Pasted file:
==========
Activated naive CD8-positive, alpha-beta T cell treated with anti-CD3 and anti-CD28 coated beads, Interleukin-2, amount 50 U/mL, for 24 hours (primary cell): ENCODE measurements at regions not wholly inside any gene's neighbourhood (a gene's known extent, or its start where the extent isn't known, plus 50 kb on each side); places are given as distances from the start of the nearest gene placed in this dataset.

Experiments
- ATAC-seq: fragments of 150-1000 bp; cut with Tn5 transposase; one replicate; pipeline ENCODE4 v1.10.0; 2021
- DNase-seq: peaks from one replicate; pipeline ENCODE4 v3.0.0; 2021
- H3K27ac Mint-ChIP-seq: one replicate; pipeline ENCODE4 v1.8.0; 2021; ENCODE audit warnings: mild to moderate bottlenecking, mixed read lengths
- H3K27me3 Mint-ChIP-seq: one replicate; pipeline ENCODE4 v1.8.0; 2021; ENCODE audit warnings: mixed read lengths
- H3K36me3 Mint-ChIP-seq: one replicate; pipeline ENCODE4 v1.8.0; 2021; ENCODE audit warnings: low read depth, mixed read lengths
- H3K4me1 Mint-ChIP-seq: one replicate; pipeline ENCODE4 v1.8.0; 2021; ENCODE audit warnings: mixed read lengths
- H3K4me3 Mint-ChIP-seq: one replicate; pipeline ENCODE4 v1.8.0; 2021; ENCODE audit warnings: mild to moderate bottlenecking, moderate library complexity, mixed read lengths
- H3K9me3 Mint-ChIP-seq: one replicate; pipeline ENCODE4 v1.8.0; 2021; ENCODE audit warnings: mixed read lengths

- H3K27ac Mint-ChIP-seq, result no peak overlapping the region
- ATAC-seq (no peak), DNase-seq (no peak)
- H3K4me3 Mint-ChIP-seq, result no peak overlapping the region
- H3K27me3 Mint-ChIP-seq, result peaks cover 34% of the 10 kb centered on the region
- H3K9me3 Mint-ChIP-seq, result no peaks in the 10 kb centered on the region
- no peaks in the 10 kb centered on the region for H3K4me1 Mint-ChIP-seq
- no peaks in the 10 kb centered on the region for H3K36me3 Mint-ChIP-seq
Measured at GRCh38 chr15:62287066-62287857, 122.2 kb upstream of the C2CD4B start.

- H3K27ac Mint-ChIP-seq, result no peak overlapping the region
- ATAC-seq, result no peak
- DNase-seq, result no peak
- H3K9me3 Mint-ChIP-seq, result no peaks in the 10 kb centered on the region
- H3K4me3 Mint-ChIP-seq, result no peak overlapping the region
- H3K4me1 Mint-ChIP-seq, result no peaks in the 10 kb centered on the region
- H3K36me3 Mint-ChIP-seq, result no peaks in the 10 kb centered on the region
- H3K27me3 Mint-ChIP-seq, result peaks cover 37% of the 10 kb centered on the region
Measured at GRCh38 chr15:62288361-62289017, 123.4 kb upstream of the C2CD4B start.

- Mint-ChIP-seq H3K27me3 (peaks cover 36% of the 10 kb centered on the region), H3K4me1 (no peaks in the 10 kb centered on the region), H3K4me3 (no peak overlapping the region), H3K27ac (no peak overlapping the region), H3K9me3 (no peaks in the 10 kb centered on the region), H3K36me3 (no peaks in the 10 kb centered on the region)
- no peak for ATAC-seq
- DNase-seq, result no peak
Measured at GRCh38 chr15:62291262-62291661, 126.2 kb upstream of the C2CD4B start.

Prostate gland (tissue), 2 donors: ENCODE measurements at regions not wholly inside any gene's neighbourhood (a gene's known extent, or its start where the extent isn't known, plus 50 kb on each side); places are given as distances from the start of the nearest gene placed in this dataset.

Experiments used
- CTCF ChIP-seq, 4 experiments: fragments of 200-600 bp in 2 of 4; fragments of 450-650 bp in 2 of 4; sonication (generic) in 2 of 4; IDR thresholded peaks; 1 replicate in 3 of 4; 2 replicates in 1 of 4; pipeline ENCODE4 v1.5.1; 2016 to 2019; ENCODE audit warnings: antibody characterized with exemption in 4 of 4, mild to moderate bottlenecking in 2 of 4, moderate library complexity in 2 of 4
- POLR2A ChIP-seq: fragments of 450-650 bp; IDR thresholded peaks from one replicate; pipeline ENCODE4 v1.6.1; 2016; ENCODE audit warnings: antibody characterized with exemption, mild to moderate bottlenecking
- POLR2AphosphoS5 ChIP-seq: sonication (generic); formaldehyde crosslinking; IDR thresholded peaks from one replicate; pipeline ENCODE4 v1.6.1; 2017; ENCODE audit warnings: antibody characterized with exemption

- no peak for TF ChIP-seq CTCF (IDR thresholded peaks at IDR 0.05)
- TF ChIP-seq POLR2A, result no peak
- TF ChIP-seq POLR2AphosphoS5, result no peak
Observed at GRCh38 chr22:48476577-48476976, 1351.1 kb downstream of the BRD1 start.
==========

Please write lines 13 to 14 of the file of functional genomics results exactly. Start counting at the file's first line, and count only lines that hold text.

- H3K4me3 Mint-ChIP-seq, result no peak overlapping the region
- H3K27me3 Mint-ChIP-seq, result peaks cover 34% of the 10 kb centered on the region